Interestingly, NOAA’s website suggests that the main biases for which adjustments need to be made are those relating to sea surface temperatures and in respect of the shift in land-based temperature measurements from afternoon to morning readings. Both biases, and the need for adjustments to be made in respect of them can readily be appreciated. Clearly afternoon readings will generally give a higher temperature than morning readings taken at the same location. If, as seems to be the case, the practice in the US has changed from afternoon readings to morning readings, then without an adjustment, an incorrect perception of cooling could be obtained. I have no problem with an appropriate adjustment being made to reflect that. Similarly, with regard to sea surface temperature measurements:
The most important bias globally was the modification in measured sea surface temperatures associated with the change from ships throwing a bucket over the side, bringing some ocean water on deck, and putting a thermometer in it, to reading the thermometer in the engine coolant water intake. The bucket readings used early in the record were cooler than engine intake observations so the early data have been adjusted warmer to remove that bias. This makes global temperatures indicate less warming than the raw data.
So far so good. What, then do NOAA have to say about UHI adjustments? Surprisingly little:
We identified which GHCN stations were rural and which were urban. Then we created global temperature time series from the rural only stations and compared that to our full dataset. The result was that the two showed almost identical time series (actually the rural showed a little bit more warming) so there apparently was no lingering urban heat island bias in the adjusted GHCN dataset.
This is another defence against allegations that UHI wrongly influences the claims of warming. Essentially, the argument is that if both urban and rural sites show roughly similar warming trends, then the direction of travel of global temperatures is being fairly represented in the statistics. UHI is not artificially increasing the temperature increase. And that is an argument that I can comprehend and accept.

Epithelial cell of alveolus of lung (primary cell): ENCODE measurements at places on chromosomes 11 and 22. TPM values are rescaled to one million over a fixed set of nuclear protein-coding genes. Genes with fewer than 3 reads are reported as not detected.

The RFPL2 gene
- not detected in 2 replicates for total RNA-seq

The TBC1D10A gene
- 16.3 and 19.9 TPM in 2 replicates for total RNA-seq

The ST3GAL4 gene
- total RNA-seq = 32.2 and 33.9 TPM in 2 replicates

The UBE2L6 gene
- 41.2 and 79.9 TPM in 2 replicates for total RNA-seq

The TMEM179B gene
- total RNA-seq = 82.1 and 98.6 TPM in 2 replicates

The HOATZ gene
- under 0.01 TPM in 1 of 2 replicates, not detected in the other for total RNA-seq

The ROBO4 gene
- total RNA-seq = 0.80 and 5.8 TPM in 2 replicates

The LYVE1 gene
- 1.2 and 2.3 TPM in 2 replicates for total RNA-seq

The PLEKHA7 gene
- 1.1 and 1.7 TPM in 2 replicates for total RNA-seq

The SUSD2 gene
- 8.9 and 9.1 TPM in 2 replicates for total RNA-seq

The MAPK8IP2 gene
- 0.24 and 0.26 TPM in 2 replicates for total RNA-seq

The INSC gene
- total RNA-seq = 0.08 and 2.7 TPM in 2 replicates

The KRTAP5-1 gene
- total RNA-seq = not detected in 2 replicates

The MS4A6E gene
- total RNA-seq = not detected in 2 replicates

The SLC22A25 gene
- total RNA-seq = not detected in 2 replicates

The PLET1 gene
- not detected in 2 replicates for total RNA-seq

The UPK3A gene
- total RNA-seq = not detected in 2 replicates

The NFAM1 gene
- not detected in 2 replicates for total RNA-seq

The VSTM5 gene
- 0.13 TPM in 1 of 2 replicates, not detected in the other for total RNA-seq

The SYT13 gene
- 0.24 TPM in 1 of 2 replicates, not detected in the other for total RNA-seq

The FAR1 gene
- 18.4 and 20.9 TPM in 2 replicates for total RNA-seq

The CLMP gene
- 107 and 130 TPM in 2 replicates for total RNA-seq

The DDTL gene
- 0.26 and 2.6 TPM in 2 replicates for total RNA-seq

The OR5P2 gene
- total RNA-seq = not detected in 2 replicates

A similar argument is made by Jones et al. in “Urbanization effects in large-scale temperature records, with an emphasis on China” (2008)iii
Global surface temperature trends, based on land and marine data, show warming of about 0.8°C over the last 100 years. This rate of warming is sometimes questioned because of the existence of well-known Urban Heat Islands (UHIs). We show examples of the UHIs at London and Vienna, where city center sites are warmer than surrounding rural locations. Both of these UHIs however do not contribute to warming trends over the 20th century because the influences of the cities on surface temperatures have not changed over this time. In the main part of the paper, for China, we compare a new homogenized station data set with gridded temperature products and attempt to assess possible urban influences using sea surface temperature (SST) data sets for the area east of the Chinese mainland. We show that all the land-based data sets for China agree exceptionally well and that their residual warming compared to the SST series since 1951 is relatively small compared to the large-scale warming. Urban-related warming over China is shown to be about 0.1°C decade over the period 1951–2004, with true climatic warming accounting for 0.81°C over this period.
Do these arguments still hold good in 2021?
How Hot Are Urban Heat Islands Today?
Over the last few years, and with increasing shrillness, I have noticed more and more claims that the UHI Effect is very significant indeed. Ironically perhaps, it’s often the likes of the Guardian who make these claims, usually in the context of saying that in effect poor (often BAME) residents of such areas are suffering more from heat waves than are wealthier (often white) people living in the less-affected leafy suburbs. For instance, a recent articleiv in the Guardian stated: